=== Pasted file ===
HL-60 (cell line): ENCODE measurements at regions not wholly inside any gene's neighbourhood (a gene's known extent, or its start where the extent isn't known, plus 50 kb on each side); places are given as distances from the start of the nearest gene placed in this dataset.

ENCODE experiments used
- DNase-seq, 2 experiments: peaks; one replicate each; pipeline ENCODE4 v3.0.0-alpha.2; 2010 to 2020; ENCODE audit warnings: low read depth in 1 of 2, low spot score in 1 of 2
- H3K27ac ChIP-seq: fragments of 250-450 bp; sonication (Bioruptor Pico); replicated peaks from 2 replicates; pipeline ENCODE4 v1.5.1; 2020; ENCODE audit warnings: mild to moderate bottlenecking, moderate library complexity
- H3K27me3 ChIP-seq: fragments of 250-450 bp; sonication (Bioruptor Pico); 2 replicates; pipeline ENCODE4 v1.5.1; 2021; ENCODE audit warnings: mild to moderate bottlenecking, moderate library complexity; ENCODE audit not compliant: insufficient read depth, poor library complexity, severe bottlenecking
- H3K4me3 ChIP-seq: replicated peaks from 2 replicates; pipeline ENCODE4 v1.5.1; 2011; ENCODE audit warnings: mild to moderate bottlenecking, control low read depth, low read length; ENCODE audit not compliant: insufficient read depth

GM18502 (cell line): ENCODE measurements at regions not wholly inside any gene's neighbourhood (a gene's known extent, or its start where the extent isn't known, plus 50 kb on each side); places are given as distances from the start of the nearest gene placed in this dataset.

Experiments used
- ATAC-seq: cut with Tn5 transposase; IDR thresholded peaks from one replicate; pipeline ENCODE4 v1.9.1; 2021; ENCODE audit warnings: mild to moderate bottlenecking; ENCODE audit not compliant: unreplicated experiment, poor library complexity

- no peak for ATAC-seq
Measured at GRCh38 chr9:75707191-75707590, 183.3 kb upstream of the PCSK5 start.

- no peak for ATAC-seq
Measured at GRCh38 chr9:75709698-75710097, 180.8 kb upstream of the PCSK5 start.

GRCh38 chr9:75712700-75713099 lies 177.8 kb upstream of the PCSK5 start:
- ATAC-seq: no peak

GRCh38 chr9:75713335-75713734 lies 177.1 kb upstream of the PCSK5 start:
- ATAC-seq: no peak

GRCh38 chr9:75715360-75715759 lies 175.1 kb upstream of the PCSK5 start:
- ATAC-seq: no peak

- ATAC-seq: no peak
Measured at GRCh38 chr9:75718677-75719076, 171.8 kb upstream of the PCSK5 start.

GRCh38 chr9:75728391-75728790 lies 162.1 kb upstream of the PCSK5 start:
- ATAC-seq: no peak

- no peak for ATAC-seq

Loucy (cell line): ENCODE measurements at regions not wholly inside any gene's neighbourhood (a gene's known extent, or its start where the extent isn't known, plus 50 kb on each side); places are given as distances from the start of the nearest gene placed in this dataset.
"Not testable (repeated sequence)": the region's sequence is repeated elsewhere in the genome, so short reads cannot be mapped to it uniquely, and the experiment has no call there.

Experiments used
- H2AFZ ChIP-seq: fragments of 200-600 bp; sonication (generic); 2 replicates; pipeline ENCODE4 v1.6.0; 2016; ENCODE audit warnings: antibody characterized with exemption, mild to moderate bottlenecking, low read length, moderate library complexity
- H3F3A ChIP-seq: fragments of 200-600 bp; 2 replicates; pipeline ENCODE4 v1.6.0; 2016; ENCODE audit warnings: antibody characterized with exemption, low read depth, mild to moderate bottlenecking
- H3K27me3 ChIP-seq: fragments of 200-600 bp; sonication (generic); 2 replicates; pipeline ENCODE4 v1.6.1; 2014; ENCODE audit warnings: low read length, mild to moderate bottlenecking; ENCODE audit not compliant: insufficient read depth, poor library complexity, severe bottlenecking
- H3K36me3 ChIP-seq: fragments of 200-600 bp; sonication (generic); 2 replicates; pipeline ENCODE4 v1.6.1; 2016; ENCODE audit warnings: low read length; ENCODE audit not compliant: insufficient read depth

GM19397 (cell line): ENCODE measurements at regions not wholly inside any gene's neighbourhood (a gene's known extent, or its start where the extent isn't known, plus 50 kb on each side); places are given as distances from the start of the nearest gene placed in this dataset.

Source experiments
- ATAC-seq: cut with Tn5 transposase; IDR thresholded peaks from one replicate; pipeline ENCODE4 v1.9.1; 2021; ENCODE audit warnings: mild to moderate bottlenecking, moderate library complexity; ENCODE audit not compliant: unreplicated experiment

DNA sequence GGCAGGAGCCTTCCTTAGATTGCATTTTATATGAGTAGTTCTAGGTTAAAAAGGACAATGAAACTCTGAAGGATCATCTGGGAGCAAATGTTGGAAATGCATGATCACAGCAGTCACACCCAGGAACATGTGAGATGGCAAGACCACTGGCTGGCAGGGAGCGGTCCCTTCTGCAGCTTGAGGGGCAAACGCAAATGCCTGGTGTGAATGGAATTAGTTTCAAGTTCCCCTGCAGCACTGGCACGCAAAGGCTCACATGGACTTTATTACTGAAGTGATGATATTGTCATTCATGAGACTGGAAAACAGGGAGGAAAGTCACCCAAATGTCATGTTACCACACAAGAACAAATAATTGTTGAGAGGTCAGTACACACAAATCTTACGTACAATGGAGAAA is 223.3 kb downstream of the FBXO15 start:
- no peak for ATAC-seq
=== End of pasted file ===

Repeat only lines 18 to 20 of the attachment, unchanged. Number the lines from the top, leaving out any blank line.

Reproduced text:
GRCh38 chr9:75715360-75715759 lies 175.1 kb upstream of the PCSK5 start:
- ATAC-seq: no peak

- ATAC-seq: no peak